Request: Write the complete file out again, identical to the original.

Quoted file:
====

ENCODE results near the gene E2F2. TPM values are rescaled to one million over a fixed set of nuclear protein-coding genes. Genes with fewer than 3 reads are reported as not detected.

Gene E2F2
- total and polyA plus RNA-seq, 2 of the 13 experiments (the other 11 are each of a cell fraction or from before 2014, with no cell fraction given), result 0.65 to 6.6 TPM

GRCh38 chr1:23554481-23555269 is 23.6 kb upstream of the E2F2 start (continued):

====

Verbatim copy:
ENCODE results near the gene E2F2. TPM values are rescaled to one million over a fixed set of nuclear protein-coding genes. Genes with fewer than 3 reads are reported as not detected.

Gene E2F2
- total and polyA plus RNA-seq, 2 of the 13 experiments (the other 11 are each of a cell fraction or from before 2014, with no cell fraction given), result 0.65 to 6.6 TPM

GRCh38 chr1:23554481-23555269 is 23.6 kb upstream of the E2F2 start (continued):